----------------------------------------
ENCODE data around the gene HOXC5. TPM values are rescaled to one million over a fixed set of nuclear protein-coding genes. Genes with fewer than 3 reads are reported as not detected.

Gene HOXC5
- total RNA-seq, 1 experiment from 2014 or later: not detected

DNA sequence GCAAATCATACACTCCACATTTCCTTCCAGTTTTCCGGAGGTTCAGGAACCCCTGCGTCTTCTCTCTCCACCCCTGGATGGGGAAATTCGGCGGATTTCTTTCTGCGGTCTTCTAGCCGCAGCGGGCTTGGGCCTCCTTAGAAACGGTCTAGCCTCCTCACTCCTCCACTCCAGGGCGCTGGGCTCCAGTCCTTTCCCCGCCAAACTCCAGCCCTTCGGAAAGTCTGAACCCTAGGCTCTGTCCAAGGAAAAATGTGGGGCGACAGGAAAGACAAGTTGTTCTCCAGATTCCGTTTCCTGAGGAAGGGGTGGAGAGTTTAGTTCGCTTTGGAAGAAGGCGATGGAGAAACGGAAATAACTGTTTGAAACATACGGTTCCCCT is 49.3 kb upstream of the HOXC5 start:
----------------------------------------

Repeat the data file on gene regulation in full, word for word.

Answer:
ENCODE data around the gene HOXC5. TPM values are rescaled to one million over a fixed set of nuclear protein-coding genes. Genes with fewer than 3 reads are reported as not detected.

Gene HOXC5
- total RNA-seq, 1 experiment from 2014 or later: not detected

DNA sequence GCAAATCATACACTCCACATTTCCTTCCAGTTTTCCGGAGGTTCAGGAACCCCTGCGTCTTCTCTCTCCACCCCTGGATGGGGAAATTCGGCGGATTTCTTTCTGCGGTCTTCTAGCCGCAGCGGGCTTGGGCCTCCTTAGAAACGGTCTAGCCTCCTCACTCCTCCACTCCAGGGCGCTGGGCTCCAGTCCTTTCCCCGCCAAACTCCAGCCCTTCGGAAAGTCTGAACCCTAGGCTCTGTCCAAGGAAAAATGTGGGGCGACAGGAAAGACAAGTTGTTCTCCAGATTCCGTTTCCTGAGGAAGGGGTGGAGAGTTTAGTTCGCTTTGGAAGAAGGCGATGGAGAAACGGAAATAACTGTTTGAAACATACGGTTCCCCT is 49.3 kb upstream of the HOXC5 start: